The Garden of Eden plays an important role in the early chapters of Genesis. God created Adam, planted the garden, and placed the first man in it (Gen. 2:8). God later created Eve and placed her in the garden with Adam (Gen. 2:18-25). Sadly, God later banished the first couple from the garden after they sinned against him (Gen. 3:24). Many readers of this story wonder where the garden was located.
Bible scholars who think it’s possible to make an educated guess about the Garden of Eden’s location suspect it was in southern Mesopotamia, i.e., the Middle East. Yet, others think it’s impossible to locate it because, despite the details Genesis mentions, the flood changed the region’s topography.
Was the Garden of Eden a real place? What verses in Genesis suggest that it was? What’s an example of a scholar who believes the garden was in the present-day Middle East? What’s an example of someone who argues that it wasn’t? Keep reading to learn the answers to these questions and others.
Also see What Happened To the Garden of Eden? to learn more.
Was the Garden of Eden a real place?
According to many Bible scholars, Genesis includes details that reveal that the Garden of Eden was a real place. The word “Eden” likely refers to an area larger than the garden itself. Genesis 2:8 explains that “God planted a garden in Eden, in the east” (ESV, emphasis added). However, the location is referred to as “the Garden of Eden” elsewhere in Genesis and the Old Testament (Gen. 3:23-24; Ezek. 36:35; Joel 2:3).
Why does Genesis say Eden was “in the east”? Most scholars believe the direction reflects the location of the author. One Genesis scholar explains, “Its situation is then defined by reference to the author’s position ‘in the east,’ i.e. east of the Land of Israel… ‘in the east’ appears to locate Eden somewhere in Mesopotamia or Arabia.”  However, some interpret the statement as the garden being in the eastern part of the area of Eden.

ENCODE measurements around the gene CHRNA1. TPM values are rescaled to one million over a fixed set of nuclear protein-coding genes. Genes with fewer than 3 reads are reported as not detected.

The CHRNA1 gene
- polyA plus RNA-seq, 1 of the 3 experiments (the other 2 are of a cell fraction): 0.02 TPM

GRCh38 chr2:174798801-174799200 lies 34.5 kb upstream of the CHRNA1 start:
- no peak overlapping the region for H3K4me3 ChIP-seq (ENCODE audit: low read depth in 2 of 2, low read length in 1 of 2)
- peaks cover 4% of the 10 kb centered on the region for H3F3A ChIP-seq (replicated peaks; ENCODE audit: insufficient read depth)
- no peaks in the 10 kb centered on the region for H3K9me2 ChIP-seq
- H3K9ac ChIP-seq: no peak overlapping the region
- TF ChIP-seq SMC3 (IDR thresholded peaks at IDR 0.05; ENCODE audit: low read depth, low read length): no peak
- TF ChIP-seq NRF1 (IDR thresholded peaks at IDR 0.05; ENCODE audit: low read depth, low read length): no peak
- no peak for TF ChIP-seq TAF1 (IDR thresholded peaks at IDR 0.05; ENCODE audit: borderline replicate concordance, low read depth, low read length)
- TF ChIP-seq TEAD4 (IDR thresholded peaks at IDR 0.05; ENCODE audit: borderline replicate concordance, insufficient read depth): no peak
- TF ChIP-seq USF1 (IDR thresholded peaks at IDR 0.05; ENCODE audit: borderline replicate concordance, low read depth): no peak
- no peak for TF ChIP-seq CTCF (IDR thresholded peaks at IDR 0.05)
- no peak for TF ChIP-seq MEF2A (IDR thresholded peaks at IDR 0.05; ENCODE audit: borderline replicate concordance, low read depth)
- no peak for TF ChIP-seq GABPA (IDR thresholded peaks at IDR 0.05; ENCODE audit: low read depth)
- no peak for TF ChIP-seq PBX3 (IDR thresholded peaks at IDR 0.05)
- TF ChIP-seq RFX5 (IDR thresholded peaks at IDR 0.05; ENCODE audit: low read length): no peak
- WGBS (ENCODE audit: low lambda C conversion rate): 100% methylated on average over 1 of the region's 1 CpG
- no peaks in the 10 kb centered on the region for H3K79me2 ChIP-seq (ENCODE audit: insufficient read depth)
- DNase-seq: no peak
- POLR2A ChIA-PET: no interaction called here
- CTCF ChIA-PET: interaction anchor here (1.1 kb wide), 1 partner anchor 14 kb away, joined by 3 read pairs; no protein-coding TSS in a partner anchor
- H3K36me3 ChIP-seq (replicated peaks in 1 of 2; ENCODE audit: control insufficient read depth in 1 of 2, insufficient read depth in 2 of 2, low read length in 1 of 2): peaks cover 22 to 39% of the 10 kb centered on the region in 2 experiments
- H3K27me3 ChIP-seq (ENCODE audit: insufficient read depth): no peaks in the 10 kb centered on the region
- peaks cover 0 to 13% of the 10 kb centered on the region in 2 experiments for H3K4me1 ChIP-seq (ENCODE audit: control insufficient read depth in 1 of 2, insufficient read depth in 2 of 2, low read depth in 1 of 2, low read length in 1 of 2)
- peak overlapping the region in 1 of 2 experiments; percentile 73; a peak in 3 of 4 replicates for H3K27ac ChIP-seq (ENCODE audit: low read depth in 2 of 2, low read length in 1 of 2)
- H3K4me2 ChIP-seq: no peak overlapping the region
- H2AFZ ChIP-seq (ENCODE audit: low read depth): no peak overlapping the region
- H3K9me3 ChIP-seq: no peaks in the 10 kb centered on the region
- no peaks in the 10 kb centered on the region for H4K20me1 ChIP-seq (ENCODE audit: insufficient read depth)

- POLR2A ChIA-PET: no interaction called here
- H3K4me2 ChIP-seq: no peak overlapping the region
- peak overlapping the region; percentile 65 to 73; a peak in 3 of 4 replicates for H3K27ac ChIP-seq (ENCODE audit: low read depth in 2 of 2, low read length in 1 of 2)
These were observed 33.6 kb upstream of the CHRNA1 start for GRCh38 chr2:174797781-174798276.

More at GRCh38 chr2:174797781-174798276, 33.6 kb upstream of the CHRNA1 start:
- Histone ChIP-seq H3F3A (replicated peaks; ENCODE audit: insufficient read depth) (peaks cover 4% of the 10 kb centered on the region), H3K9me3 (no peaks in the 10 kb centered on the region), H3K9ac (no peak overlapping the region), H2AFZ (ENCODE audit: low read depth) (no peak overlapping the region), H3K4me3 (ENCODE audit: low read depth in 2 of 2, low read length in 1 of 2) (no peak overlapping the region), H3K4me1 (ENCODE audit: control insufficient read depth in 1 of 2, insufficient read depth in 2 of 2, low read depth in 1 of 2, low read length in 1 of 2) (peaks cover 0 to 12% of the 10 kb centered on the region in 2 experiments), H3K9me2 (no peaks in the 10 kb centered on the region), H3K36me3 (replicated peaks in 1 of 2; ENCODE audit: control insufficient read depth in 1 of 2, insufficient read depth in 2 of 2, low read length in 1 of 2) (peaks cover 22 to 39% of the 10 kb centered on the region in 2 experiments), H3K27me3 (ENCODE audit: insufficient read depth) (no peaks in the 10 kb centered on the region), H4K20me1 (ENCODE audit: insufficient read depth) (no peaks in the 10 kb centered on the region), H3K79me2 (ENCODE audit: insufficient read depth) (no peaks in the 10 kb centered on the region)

What’s the significance of the four rivers? Another description in the passage that some commentators think serves the purpose of geographically locating Eden is the mention of four rivers in Genesis 2:10-14. While some scholars believe the description comes from ancient myths , others believe it reflects pre-flood Mesopotamian geography.
According to the passage, a river started in Eden, where it flowed out and turned into four waterways (Gen. 2:10). Most scholars aren’t able to confidently identify the first two rivers the description mentions — the Pishon and the Gihon (Gen. 2:11-12) — though a few speculate that they are the Ganges or Indus and the Nile, respectively.
The other two rivers, the Tigris and Euphrates (Gen. 2:14), were well-known in the ancient world just as they are today. The Tigris and Euphrates have their source in the mountains of eastern Turkey, flow south, and exit into the Persian Gulf. The rivers cross over land in Turkey, Syria, and Iraq.
What do non-mythological interpretations teach? Even scholars who believe the passage describes actual geography suggest that people today can’t discover all the details about the rivers because the flood in Noah’s day (Gen. 6-9) changed the region too much. One writes, “It is evident that the geography described in these verses does not exist in the present world, nor has it ever since the Flood.”